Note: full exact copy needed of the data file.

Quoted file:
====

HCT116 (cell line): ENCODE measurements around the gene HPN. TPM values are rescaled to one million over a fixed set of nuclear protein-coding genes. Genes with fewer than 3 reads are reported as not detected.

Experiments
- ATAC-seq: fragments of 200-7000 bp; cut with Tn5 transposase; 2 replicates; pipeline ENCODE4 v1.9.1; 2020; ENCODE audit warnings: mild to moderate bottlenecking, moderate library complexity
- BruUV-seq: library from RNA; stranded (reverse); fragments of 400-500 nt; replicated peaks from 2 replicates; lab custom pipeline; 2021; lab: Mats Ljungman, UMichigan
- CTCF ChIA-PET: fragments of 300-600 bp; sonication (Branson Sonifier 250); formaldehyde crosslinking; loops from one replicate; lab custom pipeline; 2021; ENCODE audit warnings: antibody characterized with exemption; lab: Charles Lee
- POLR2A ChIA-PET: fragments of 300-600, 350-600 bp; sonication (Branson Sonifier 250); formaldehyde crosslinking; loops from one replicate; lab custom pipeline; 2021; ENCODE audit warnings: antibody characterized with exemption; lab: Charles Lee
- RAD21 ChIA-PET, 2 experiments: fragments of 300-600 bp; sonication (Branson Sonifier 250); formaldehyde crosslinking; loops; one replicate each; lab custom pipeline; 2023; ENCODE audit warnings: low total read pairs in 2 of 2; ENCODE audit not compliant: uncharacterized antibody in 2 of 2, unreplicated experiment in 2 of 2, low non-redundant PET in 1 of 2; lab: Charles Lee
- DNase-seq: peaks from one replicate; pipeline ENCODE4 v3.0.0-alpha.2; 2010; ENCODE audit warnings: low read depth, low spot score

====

HCT116 (cell line): ENCODE measurements around the gene HPN. TPM values are rescaled to one million over a fixed set of nuclear protein-coding genes. Genes with fewer than 3 reads are reported as not detected.

Experiments
- ATAC-seq: fragments of 200-7000 bp; cut with Tn5 transposase; 2 replicates; pipeline ENCODE4 v1.9.1; 2020; ENCODE audit warnings: mild to moderate bottlenecking, moderate library complexity
- BruUV-seq: library from RNA; stranded (reverse); fragments of 400-500 nt; replicated peaks from 2 replicates; lab custom pipeline; 2021; lab: Mats Ljungman, UMichigan
- CTCF ChIA-PET: fragments of 300-600 bp; sonication (Branson Sonifier 250); formaldehyde crosslinking; loops from one replicate; lab custom pipeline; 2021; ENCODE audit warnings: antibody characterized with exemption; lab: Charles Lee
- POLR2A ChIA-PET: fragments of 300-600, 350-600 bp; sonication (Branson Sonifier 250); formaldehyde crosslinking; loops from one replicate; lab custom pipeline; 2021; ENCODE audit warnings: antibody characterized with exemption; lab: Charles Lee
- RAD21 ChIA-PET, 2 experiments: fragments of 300-600 bp; sonication (Branson Sonifier 250); formaldehyde crosslinking; loops; one replicate each; lab custom pipeline; 2023; ENCODE audit warnings: low total read pairs in 2 of 2; ENCODE audit not compliant: uncharacterized antibody in 2 of 2, unreplicated experiment in 2 of 2, low non-redundant PET in 1 of 2; lab: Charles Lee
- DNase-seq: peaks from one replicate; pipeline ENCODE4 v3.0.0-alpha.2; 2010; ENCODE audit warnings: low read depth, low spot score